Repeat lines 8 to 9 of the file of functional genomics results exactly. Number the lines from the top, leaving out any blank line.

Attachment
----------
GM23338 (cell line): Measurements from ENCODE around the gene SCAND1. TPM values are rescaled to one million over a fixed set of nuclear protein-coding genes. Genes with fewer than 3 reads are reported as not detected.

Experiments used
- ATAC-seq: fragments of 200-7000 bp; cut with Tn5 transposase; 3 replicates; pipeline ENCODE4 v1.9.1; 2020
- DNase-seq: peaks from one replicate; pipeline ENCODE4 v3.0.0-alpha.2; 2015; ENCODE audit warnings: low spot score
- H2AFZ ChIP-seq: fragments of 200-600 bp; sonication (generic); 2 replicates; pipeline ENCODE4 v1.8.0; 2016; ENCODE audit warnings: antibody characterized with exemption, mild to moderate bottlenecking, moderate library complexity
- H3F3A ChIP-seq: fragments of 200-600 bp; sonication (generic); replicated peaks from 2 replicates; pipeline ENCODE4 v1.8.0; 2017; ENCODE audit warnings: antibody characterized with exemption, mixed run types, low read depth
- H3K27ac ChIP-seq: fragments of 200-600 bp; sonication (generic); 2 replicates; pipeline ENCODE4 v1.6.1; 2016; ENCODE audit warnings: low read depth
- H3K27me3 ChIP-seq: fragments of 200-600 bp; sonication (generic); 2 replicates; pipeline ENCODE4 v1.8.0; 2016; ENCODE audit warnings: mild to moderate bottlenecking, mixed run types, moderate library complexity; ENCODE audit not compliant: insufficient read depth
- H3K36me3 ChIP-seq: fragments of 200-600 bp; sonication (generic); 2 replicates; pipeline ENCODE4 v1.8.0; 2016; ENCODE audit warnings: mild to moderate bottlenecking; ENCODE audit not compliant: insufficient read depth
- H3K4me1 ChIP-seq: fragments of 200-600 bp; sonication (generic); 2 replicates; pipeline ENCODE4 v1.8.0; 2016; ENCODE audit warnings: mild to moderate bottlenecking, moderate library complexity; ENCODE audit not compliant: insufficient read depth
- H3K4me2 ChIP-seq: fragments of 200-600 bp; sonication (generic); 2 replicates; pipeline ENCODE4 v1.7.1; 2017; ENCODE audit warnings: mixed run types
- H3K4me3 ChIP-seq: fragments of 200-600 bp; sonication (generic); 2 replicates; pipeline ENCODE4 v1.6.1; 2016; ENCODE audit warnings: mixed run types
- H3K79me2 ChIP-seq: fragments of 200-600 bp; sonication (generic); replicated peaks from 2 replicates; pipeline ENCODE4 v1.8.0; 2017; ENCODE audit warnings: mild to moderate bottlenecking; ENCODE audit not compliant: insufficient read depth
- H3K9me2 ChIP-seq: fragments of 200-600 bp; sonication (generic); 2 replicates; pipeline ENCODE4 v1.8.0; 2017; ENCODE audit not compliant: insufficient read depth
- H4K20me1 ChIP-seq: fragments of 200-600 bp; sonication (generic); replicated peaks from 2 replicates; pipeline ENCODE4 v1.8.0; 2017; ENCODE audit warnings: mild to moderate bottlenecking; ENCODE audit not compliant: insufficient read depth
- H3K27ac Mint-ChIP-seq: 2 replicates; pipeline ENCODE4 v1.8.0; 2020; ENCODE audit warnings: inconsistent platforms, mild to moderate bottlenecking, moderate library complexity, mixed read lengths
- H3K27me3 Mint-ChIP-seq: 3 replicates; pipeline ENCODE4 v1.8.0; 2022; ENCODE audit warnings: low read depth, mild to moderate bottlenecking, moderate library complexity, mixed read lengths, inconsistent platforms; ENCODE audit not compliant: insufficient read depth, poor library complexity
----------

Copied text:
- H3K27me3 ChIP-seq: fragments of 200-600 bp; sonication (generic); 2 replicates; pipeline ENCODE4 v1.8.0; 2016; ENCODE audit warnings: mild to moderate bottlenecking, mixed run types, moderate library complexity; ENCODE audit not compliant: insufficient read depth
- H3K36me3 ChIP-seq: fragments of 200-600 bp; sonication (generic); 2 replicates; pipeline ENCODE4 v1.8.0; 2016; ENCODE audit warnings: mild to moderate bottlenecking; ENCODE audit not compliant: insufficient read depth